The LSAT is celebrating its 67th birthday this year, and so is Samuel L. Jackson. Both have retained their signature eccentricities, while also adapting through the decades. What follows is a brief genealogy of their intertwined histories.
The modern LSAT originally had roughly fifty Logical Reasoning questions, broken into two sections; four different Logic Games, each with about 6 questions; and four long passages for Reading Comprehension, also with around 6 questions each.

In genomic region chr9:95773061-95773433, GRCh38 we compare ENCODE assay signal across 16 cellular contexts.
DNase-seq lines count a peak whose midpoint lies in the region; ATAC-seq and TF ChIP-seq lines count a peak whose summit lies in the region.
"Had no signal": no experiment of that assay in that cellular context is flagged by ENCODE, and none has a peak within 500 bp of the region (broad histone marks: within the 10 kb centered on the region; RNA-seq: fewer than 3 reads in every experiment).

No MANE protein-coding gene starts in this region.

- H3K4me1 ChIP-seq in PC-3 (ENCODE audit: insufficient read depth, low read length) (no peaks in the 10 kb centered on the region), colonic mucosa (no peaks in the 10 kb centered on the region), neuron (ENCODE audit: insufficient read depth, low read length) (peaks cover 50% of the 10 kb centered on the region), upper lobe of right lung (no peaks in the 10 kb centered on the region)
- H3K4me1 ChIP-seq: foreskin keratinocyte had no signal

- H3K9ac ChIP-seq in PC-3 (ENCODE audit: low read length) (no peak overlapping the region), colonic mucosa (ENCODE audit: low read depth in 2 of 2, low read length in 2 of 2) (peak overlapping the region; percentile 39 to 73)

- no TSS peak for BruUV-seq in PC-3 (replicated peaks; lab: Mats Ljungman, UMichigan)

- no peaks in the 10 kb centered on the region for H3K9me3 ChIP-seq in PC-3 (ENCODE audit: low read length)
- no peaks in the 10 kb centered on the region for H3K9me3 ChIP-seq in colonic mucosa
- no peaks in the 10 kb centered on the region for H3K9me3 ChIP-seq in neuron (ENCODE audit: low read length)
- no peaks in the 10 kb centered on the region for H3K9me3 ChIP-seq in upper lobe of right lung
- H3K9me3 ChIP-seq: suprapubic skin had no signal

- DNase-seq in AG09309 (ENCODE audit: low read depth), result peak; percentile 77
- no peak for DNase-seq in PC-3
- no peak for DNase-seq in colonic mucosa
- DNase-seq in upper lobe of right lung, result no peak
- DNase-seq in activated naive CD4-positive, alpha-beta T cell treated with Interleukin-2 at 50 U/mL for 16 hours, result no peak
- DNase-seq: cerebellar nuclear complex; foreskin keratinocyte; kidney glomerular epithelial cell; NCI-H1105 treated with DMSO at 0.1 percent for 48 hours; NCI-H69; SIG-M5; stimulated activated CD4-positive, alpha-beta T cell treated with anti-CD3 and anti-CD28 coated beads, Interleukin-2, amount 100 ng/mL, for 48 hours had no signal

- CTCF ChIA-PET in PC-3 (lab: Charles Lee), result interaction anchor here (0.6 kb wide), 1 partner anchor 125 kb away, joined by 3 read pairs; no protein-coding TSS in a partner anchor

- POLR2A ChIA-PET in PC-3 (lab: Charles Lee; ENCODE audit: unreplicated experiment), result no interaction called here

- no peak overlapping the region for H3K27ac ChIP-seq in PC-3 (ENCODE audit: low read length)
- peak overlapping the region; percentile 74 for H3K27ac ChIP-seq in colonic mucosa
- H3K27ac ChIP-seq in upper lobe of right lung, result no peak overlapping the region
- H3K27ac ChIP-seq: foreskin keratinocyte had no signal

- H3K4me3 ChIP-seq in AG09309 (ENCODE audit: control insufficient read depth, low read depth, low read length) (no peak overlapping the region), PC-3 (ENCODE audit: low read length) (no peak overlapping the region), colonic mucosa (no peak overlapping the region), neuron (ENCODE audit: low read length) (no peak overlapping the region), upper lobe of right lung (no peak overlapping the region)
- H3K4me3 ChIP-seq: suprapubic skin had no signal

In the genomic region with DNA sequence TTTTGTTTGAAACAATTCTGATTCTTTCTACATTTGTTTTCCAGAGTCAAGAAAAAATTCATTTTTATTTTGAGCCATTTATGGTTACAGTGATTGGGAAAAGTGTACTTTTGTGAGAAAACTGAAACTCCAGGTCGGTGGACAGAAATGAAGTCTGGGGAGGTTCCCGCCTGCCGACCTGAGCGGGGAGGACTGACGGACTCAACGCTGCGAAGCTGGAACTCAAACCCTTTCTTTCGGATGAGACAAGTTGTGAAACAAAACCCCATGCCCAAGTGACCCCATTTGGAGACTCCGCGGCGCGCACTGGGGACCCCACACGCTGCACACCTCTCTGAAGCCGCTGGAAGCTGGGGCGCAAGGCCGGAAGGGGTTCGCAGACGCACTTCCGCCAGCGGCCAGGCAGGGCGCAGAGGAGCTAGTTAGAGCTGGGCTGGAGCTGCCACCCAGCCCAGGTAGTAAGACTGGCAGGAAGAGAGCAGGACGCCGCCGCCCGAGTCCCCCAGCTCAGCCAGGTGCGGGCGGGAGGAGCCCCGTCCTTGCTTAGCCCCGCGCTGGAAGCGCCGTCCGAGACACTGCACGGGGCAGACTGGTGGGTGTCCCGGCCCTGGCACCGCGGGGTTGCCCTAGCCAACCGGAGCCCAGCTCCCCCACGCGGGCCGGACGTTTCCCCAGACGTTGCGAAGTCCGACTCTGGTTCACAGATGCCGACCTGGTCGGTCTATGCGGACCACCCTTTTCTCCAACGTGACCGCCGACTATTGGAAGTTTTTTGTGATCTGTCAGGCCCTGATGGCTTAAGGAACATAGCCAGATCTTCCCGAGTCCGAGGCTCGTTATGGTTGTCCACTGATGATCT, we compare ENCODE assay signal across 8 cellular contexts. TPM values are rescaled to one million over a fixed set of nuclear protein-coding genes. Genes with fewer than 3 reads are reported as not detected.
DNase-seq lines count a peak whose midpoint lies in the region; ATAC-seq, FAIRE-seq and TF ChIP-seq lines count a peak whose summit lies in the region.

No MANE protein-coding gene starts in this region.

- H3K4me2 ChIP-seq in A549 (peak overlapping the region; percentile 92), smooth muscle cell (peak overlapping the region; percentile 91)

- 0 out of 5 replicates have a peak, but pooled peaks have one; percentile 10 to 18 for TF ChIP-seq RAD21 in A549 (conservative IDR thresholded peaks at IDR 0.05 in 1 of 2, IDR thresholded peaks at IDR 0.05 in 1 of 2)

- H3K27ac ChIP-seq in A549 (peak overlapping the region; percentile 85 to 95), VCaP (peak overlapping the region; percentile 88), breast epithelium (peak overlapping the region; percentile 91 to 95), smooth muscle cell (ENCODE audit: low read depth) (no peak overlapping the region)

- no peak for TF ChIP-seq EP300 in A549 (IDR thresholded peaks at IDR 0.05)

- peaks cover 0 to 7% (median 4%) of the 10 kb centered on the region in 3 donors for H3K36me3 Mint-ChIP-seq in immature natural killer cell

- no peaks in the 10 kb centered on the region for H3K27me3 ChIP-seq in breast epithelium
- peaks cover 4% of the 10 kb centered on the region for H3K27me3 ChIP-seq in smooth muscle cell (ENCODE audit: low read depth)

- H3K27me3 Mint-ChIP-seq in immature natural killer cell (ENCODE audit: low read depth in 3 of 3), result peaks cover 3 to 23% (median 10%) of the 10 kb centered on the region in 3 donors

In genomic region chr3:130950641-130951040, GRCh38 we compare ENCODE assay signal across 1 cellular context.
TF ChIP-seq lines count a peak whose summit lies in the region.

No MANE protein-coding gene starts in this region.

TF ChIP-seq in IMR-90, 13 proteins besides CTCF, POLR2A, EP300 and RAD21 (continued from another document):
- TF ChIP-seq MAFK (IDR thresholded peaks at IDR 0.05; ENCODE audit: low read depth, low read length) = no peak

In 2006, however, just as Mr. Jackson was famously declaring that he had had it with “these muthaf******* snakes on this muthaf***** plane,” LSAC decided they didn’t like having these muthaf******* passages all the muthaf***** same.